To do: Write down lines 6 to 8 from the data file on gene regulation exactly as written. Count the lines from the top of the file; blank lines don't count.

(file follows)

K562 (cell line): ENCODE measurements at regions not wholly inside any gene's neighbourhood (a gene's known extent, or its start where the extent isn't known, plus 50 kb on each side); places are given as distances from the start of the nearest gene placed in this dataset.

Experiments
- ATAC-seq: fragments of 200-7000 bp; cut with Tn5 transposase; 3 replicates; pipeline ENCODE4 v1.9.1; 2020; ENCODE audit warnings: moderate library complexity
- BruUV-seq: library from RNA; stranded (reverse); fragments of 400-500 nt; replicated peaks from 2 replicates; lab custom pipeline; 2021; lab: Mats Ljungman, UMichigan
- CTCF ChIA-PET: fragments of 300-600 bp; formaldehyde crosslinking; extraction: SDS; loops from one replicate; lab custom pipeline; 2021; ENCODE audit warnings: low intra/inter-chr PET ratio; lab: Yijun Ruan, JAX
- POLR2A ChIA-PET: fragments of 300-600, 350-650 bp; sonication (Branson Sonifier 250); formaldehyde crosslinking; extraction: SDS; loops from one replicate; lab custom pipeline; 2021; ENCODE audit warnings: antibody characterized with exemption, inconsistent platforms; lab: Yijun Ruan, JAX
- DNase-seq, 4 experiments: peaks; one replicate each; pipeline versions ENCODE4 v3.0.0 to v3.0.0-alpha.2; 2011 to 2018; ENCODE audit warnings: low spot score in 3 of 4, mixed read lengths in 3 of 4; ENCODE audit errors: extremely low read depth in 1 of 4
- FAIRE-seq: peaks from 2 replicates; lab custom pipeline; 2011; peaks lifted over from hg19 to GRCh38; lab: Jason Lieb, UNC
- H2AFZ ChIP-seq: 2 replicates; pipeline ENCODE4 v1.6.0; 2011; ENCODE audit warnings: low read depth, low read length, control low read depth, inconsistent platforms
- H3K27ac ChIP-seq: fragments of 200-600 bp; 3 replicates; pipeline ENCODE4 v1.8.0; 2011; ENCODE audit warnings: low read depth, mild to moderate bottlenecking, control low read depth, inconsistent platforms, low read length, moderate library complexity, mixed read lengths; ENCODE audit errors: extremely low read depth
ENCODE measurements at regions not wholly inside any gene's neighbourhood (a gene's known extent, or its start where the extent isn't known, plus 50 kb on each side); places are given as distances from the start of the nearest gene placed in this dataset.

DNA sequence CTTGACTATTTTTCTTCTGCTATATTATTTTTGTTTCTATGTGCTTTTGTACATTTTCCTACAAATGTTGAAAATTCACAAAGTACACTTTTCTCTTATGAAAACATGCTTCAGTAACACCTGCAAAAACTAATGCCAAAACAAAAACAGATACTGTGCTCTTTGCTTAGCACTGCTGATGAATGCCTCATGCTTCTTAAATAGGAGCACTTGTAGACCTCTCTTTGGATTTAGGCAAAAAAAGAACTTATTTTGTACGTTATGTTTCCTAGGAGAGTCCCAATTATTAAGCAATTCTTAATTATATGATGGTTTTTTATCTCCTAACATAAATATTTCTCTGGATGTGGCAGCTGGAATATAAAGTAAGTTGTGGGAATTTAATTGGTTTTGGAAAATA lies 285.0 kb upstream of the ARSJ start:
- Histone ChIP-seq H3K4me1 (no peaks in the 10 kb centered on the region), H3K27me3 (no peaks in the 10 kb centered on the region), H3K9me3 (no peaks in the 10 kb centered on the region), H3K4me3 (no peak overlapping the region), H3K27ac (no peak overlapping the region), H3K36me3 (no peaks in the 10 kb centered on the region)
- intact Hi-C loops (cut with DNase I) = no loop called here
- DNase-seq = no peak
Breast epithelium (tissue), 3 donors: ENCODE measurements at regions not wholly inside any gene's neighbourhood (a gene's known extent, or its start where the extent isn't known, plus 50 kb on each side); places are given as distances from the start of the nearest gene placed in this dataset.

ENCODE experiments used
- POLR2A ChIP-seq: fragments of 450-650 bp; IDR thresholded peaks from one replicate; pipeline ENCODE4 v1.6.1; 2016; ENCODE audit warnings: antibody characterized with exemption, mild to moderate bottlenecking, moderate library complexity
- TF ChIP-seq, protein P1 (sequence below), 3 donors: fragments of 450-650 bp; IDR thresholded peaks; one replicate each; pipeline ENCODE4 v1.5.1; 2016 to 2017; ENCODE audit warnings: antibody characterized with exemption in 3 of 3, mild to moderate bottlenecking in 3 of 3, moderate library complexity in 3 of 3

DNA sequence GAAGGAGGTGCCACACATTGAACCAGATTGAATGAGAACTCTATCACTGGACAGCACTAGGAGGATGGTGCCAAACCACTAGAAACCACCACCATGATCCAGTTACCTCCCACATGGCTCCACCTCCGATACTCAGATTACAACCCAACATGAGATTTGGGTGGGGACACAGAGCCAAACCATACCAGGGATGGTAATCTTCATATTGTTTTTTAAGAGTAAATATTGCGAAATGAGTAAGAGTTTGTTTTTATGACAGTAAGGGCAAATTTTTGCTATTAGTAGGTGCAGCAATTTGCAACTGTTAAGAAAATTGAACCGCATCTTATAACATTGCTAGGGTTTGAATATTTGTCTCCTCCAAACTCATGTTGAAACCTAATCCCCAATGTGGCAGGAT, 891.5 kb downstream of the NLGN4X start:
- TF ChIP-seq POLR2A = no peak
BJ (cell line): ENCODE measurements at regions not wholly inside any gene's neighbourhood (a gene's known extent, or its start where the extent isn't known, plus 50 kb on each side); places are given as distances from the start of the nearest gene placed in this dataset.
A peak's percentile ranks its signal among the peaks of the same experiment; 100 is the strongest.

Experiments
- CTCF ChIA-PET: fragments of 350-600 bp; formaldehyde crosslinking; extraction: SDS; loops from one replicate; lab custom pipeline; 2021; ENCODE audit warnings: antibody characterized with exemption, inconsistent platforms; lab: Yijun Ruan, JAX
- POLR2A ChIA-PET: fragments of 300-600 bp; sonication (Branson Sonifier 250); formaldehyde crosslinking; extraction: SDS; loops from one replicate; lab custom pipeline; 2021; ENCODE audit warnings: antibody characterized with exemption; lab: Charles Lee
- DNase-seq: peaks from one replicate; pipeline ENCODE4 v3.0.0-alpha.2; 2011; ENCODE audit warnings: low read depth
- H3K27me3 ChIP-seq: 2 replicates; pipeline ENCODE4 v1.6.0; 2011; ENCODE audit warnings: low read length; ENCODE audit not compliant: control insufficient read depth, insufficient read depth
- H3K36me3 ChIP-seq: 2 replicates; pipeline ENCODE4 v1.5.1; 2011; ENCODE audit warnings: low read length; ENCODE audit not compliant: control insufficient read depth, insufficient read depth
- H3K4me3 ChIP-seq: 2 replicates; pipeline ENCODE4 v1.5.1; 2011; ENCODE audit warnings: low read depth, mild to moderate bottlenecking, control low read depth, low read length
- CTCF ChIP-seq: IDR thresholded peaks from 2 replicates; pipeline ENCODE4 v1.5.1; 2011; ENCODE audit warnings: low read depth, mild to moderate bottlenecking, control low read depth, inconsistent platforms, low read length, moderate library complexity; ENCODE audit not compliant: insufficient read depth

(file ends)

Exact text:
- POLR2A ChIA-PET: fragments of 300-600, 350-650 bp; sonication (Branson Sonifier 250); formaldehyde crosslinking; extraction: SDS; loops from one replicate; lab custom pipeline; 2021; ENCODE audit warnings: antibody characterized with exemption, inconsistent platforms; lab: Yijun Ruan, JAX
- DNase-seq, 4 experiments: peaks; one replicate each; pipeline versions ENCODE4 v3.0.0 to v3.0.0-alpha.2; 2011 to 2018; ENCODE audit warnings: low spot score in 3 of 4, mixed read lengths in 3 of 4; ENCODE audit errors: extremely low read depth in 1 of 4
- FAIRE-seq: peaks from 2 replicates; lab custom pipeline; 2011; peaks lifted over from hg19 to GRCh38; lab: Jason Lieb, UNC